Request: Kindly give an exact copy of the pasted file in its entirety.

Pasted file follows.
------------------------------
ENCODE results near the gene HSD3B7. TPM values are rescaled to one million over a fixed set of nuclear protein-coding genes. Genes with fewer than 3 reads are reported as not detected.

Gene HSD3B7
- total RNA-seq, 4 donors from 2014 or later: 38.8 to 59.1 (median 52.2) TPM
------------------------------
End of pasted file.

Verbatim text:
ENCODE results near the gene HSD3B7. TPM values are rescaled to one million over a fixed set of nuclear protein-coding genes. Genes with fewer than 3 reads are reported as not detected.

Gene HSD3B7
- total RNA-seq, 4 donors from 2014 or later: 38.8 to 59.1 (median 52.2) TPM